Hmmm, there's a lot of inline Wikipedia links in the Understand section. It would be nice if there was a sentence or two in the article if there's stuff people need to know, otherwise maybe add these as real Wikipedia links? Majnoona 20:03, 24 Jul 2004 (EDT)
Is Miami a huge city
Does Miami need to follow the Huge city article template? For example Miami Beach says it is now a city but was a suburb. There appear to be other localities or districts in the area too. -- Huttite 19:07, 7 Jan 2005 (EST)
- Yes, Miami is a world city, and as of 2006, it's the 4th biggest Urban area in the U.S... It's huge.18.104.22.168 20:13, 23 August 2007 (EDT)
- Well, more than a year later, I'm going to ask this again: Huge city? I think the asnwer is yes! Just look at the Buy section and how it mentions different districts as locations. I'm going to take a stab at a start and hope that someone who knows the area will follow up. Majnoona 13:14, 22 Feb 2006 (EST)
- eh, now I wonder... should there just be a neighborhood description area instead? Is there really only one area where travellers/ tourists visit? Majnoona 13:16, 22 Feb 2006 (EST)
This has got to be the most poorly written wikitravel entry. Did someone from Miami write this?
- I see that someone has now created an article on "Little havana" (sic), which (poor capitalization aside) seems to be a first, halting step toward a Miami "district." The article nothing much, but maybe it can be an incentive to start a district structure that actually works. Anybody? I've moved that one to Miami/Little Havana; go forth and do likewise/better. -- Bill-on-the-Hill 09:11, 14 December 2006 (EST)
- Over a year later, I still see this city as consisting of neighborhoods and not of huge districts that are of interest for the traveler. I feel like some of the districts could be deleted, if not all of them. THE evil fluffyface 10:12, 22 September 2007 (EDT)
- Well, keep in mind the problem of making the article useful, and one of the components of that is making sure it's of manageable size. Yes, progress on giving Miami the treatment it deserves has been frustratingly slow, but I'm pretty sure that if all the attractions of this huge city were well treated, the resulting single article would be impractically large, and that's why districts are used. The entire point of districts as sub-pages under a huge-city article is to allow a sensible and comprehensive treatment of neighborhoods without the root article getting too large. The root article then includes language that points the reader at the right district to find the neighborhood. Not all district articles need to be treated at great length; if there aren't any museums, night clubs, etc., in a district, just say so. -- Bill-on-the-Hill 11:19, 22 September 2007 (EDT)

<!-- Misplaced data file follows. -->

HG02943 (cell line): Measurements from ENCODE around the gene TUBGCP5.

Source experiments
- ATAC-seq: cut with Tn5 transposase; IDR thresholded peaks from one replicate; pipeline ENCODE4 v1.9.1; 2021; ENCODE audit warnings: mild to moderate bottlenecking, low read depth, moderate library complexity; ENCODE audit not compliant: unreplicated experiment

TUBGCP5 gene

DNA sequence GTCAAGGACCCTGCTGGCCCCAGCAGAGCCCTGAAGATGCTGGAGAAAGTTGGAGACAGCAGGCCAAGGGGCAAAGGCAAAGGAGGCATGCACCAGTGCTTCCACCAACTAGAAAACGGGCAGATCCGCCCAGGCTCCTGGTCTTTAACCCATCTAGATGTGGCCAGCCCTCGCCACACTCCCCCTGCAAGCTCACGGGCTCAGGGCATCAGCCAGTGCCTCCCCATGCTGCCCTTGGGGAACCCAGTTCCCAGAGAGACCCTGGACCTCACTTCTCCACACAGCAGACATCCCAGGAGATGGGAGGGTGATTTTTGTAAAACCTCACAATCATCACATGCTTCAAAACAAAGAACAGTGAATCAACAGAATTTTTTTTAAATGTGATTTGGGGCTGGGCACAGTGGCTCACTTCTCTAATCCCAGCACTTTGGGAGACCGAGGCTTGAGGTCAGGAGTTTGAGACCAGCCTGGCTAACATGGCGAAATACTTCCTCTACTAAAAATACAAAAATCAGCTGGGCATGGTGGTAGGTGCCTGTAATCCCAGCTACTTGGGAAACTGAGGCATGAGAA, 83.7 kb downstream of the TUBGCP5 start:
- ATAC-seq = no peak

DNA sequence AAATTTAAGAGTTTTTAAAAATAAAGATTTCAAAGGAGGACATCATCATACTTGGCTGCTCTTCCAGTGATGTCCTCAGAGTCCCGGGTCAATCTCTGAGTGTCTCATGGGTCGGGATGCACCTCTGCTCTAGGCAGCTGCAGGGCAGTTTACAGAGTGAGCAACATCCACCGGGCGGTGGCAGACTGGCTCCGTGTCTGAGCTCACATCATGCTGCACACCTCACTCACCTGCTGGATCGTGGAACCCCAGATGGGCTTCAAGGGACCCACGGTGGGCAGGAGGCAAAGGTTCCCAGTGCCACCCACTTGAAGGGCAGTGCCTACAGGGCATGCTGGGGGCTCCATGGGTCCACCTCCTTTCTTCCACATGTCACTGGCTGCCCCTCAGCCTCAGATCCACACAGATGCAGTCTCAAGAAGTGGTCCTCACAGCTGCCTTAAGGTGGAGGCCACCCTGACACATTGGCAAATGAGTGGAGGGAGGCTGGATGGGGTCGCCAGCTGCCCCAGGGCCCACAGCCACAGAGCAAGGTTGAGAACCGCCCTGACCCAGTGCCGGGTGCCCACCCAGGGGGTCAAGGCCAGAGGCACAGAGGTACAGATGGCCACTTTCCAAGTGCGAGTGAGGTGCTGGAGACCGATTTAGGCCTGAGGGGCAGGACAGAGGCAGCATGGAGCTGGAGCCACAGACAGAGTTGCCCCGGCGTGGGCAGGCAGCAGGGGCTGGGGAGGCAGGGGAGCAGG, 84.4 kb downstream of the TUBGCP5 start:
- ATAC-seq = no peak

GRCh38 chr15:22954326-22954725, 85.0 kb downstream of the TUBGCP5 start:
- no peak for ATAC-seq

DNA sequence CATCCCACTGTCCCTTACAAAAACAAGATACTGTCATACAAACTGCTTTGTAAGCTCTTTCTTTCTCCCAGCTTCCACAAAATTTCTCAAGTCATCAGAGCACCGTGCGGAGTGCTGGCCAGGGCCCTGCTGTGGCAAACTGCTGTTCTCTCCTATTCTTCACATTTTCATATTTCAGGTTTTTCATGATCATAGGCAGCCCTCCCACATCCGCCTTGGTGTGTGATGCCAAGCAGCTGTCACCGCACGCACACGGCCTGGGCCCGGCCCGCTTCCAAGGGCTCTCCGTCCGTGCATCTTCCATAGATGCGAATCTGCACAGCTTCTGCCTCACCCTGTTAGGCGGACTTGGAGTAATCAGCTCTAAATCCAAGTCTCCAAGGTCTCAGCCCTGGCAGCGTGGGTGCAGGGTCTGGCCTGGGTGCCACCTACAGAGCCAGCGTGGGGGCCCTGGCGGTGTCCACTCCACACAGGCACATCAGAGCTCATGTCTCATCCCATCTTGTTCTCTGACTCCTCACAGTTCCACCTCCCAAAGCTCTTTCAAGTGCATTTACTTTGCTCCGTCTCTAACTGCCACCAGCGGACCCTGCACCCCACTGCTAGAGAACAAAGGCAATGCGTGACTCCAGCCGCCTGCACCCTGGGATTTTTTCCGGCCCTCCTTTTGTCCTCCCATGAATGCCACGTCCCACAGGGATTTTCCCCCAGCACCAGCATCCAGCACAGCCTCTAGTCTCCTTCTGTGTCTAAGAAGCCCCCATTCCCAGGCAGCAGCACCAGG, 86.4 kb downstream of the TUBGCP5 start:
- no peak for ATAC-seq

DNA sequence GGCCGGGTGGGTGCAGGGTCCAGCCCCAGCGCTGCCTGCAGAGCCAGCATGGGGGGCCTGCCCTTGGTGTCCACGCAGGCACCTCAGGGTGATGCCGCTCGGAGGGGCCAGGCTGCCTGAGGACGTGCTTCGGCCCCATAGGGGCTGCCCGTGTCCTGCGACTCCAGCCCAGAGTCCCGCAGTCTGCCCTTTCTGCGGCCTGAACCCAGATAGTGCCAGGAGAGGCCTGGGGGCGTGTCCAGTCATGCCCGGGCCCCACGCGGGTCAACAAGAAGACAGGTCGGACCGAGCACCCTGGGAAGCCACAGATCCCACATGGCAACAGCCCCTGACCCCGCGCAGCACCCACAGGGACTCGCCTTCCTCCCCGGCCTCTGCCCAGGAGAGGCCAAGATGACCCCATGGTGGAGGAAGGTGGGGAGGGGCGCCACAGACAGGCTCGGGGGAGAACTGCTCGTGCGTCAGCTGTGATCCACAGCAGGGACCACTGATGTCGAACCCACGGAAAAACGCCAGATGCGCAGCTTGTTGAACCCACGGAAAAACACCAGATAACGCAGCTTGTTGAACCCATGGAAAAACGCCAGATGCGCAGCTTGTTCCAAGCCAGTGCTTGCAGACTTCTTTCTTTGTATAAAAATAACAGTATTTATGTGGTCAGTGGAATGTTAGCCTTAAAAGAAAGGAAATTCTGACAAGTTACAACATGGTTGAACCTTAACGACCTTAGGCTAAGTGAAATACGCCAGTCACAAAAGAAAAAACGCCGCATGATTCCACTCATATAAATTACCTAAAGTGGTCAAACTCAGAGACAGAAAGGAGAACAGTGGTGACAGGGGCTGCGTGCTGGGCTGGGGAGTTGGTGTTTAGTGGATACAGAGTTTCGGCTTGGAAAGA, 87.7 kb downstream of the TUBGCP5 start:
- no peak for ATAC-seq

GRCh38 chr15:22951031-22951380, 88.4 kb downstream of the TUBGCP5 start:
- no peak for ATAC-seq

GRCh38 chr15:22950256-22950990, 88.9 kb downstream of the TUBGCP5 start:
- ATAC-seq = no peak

- I agree wholeheartedly with Bill on this. It can initially be difficult to move things out to the proper districts (and then to patrol out everyone wanting to put listings to the city), but it ends up being much better for the reader by making it more readable, better organized, and a better overview of the area as a whole.OldPine 12:57, 22 September 2007 (EDT)
Don't know if it helps your problem much, but I edited the introduction to make a distinction between Miami and the Miami Metropolitan Area(Gold Coast or South FLorida). Could someone expand the article "Florida Gold Coast"????? AHeneen 18:07, 2 September 2008 (EDT)